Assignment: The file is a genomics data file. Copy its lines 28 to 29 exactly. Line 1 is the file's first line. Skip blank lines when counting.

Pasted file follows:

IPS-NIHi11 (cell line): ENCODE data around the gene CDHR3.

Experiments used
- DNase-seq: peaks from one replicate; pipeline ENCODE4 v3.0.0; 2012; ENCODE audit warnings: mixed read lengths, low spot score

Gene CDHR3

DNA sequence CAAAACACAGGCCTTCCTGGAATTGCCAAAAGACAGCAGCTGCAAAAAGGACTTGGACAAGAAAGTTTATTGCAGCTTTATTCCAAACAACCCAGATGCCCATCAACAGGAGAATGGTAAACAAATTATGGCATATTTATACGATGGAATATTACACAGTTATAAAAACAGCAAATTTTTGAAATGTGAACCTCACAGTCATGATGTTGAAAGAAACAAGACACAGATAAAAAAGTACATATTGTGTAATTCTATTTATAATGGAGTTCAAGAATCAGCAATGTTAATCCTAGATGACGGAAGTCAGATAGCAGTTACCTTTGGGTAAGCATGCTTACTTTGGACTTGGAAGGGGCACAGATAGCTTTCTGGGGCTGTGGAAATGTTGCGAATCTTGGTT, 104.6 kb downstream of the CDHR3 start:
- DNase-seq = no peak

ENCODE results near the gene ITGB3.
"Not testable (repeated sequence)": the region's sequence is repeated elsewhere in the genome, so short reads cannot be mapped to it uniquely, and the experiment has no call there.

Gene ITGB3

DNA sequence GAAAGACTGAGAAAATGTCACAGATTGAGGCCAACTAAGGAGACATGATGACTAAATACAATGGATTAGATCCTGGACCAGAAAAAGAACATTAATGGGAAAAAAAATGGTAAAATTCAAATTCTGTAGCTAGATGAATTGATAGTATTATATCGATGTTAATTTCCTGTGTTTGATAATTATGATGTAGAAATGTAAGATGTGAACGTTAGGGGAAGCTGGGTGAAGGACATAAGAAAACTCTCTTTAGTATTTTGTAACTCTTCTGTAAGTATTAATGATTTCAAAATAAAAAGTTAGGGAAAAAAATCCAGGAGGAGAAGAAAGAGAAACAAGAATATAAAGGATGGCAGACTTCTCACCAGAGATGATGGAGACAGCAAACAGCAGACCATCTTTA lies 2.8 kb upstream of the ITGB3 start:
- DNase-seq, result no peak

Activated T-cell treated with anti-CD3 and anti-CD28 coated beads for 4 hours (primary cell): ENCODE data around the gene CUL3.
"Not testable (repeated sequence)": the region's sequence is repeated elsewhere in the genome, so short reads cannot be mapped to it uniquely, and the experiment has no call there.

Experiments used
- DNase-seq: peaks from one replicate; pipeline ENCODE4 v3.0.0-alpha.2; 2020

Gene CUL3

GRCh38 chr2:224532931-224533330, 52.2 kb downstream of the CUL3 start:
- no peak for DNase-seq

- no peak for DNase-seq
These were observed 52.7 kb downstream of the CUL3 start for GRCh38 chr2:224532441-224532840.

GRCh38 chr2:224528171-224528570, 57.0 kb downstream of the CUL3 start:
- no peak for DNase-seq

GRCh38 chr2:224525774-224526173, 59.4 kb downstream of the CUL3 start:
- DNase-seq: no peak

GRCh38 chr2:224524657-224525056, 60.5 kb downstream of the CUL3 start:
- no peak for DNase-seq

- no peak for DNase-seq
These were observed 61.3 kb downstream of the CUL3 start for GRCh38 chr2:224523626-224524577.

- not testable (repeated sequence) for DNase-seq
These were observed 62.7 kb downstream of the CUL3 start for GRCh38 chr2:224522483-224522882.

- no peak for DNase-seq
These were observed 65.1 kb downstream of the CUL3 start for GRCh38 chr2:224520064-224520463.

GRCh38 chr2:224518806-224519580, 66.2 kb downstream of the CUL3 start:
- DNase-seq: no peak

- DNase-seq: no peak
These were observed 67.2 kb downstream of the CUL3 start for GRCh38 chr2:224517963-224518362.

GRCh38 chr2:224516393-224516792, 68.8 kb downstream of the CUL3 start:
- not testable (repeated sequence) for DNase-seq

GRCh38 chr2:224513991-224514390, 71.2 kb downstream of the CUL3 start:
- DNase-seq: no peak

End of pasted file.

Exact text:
These were observed 61.3 kb downstream of the CUL3 start for GRCh38 chr2:224523626-224524577.

- not testable (repeated sequence) for DNase-seq